Inspired by famous climate documentaries, and Mr. Gore’s “The Inconvenient Truth”, we took on to create a short documentary presenting the reasons for phasing out coal, the human-induced rapid climate change, and the vast opportunities resulting from the energy transition, like a healthy and clean environment, new job opportunities, and betterment of the regional economy. The short format of the documentary and a compelling script, allows us to tell the story in a serious, yet uplifting way. The end effect of the project is a 20-minute long documentary “Just transition: change by design, not disaster” that tells a story of a young climate activist exploring different perspectives on the energy transition and its implications. 

Why is this solution important to your country and community? 

Our objective is to increase the participation of local stakeholders in the planning and implementation process of the energy transition. We believe that in order to do so, we first need to raise awareness of the topic in a way that inspires our viewers to explore it more and get involved. That is why we have invited several Climate Reality Leaders, representing different demographic groups, to participate in the project in hopes of creating a message that resonates with the viewers - young people, parents, scientists, entrepreneurs, artists, and more.

How did you mobilize people to take actions?

Involving Climate Reality Leaders and local partners to participate in the project was fairly simple - these are the true heroes involved in climate activism on a daily basis. Now comes the second part of the project - reaching a larger audience through local screenings, online campaigns, and collaboration with a larger group of regional, national, and even European partners. 

Who were key stakeholders/partners that worked with you?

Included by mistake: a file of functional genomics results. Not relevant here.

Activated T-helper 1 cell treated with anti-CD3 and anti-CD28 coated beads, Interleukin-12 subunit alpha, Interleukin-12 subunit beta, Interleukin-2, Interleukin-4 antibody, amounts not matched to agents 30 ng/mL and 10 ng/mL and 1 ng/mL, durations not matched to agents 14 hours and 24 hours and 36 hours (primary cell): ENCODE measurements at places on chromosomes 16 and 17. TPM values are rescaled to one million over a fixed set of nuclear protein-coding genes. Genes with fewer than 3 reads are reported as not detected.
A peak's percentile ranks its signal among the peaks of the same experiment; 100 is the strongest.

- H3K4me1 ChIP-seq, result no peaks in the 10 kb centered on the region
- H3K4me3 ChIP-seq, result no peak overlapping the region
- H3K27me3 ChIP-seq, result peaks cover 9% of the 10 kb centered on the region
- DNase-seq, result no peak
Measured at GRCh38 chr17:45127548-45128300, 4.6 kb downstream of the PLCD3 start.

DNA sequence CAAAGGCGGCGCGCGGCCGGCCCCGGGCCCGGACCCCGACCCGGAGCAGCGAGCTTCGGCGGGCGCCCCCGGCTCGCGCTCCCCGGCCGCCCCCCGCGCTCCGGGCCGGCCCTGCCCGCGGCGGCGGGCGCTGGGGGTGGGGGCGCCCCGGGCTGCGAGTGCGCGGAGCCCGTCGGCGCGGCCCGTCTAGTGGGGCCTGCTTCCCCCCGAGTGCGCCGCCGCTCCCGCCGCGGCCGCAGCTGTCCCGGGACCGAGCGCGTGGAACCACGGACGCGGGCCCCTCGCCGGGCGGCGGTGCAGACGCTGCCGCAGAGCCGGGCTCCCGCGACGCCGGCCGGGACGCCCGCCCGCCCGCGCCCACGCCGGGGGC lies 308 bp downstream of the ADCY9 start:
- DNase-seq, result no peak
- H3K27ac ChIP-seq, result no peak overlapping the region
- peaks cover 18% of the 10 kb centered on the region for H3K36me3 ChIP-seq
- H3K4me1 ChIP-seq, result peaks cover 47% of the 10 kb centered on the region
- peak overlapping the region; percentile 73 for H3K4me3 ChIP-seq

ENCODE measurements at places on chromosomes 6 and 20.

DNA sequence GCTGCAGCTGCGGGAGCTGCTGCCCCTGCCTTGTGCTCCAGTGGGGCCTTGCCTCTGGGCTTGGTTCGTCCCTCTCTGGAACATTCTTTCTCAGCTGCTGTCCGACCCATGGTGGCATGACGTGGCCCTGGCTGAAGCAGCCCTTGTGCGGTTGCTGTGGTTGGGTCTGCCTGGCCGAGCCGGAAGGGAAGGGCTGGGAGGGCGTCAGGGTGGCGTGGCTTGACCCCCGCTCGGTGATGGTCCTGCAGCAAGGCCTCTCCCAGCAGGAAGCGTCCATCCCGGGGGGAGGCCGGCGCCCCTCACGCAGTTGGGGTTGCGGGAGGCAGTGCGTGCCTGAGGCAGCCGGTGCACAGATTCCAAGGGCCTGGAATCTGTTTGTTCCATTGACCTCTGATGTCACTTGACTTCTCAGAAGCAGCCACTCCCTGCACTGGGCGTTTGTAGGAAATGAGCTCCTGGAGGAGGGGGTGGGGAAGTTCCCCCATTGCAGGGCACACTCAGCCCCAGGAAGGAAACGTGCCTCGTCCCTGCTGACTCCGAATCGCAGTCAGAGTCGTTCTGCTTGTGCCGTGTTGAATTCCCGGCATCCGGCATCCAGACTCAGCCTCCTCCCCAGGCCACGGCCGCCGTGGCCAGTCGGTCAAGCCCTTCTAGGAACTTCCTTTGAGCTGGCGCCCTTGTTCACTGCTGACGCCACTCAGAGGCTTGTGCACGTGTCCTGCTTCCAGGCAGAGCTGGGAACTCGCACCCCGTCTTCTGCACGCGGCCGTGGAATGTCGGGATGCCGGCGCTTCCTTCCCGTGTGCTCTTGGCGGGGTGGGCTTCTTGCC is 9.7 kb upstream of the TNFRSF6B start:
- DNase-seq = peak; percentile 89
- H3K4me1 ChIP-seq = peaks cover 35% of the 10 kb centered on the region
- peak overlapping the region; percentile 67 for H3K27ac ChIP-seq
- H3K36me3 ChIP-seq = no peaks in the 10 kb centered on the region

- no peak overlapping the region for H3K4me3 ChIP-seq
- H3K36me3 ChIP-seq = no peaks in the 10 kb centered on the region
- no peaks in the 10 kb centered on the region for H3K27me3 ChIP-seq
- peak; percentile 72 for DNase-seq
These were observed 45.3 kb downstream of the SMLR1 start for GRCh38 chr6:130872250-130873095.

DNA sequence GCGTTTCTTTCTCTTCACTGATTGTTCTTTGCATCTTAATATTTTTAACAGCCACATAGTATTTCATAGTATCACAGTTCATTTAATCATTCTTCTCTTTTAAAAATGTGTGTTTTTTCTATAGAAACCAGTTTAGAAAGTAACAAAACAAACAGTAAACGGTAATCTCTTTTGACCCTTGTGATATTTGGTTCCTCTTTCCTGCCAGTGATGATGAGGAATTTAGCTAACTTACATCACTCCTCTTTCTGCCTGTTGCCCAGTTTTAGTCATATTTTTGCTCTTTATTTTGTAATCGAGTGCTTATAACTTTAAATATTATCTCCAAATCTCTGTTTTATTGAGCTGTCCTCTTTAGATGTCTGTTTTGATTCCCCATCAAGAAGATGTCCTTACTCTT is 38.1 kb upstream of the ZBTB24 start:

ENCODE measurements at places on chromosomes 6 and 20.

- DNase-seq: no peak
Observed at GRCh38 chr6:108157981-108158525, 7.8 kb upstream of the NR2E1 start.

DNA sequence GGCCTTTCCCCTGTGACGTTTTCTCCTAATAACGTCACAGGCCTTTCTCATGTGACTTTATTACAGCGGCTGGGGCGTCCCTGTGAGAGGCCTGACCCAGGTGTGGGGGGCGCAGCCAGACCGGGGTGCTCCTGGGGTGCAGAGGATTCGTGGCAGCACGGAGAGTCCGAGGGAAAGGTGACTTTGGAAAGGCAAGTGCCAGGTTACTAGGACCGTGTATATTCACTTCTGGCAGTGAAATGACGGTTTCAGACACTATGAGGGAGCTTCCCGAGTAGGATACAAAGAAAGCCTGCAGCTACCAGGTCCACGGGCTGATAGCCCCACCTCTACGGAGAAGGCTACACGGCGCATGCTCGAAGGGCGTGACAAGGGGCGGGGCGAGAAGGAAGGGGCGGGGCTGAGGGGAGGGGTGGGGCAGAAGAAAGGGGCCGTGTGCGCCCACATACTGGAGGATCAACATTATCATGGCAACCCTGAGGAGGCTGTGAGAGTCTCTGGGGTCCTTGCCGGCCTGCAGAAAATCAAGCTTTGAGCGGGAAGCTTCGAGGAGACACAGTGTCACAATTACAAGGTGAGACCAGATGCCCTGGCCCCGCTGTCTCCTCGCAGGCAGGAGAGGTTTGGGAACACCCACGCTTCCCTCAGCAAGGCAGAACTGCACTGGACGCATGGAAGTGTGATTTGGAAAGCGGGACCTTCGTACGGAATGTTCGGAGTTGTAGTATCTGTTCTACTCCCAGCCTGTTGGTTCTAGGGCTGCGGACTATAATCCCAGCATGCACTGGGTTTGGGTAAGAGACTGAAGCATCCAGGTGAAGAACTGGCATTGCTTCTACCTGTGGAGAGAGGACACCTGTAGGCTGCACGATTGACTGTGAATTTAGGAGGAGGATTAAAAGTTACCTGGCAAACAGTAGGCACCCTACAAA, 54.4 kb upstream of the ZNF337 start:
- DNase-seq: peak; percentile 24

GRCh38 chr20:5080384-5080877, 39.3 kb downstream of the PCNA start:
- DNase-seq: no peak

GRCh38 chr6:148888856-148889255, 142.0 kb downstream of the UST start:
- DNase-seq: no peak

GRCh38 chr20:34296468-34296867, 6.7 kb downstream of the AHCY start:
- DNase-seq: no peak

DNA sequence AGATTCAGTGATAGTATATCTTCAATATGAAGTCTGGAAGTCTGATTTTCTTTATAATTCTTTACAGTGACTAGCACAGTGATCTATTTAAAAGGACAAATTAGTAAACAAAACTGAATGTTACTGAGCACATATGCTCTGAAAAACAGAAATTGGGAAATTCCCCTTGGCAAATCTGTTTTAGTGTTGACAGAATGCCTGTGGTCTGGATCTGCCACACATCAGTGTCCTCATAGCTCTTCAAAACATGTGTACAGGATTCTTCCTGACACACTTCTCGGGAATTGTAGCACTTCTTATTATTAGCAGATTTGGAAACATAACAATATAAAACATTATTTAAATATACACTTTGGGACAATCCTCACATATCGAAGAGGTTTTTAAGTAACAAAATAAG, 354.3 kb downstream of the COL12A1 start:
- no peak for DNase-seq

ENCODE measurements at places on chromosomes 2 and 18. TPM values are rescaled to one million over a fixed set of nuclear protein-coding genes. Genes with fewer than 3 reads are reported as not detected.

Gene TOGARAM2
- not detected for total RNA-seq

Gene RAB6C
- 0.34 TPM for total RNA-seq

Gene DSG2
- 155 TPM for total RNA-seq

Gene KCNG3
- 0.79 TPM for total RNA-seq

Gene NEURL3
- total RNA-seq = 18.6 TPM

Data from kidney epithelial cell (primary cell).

We can’t express enough how important it is to pick the right partners for the project - those that are highly knowledgeable, well connected, and deeply passionate about the cause. We have selected two main partners for the project: BoMiasto (a local non-profit organisation focusing on civic engagement) and StianMedia (a media company experienced in regional non-profit campaigns). As for the stories we picked for our short documentary, we deeply cared about presenting diverse perspectives - from young activists, through parents, faith leaders, scientists, and entrepreneurs, to former coal miners. We believe that this has helped us present how different groups can all aim for a common goal, that is, a just transition in the region.

What insight, ideas, or suggestions would you offer someone looking to take action in a similar way?

There are three main lessons we would like to share: 1) Make sure to pick the right partners, those that will bring knowledge, expertise, and network, to your project. 2) Make space for flexibility - your initial idea might take a (slightly) different turn under the influence of what you will learn throughout its duration. 3) Brief your team members and partners properly, so all the well-informed participants of the project increase its value. 

How did this project you created promote equity or justice in your community?

Equity and diversity are the bedrock of this project. The main ideas behind the project were to first, increase awareness on the matter so the energy transition process becomes more just, and second, to reflect as many perspectives as possible. We hope that by resonating with different audiences, we will engage more citizens to get actively involved in shaping the future of Upper Silesia.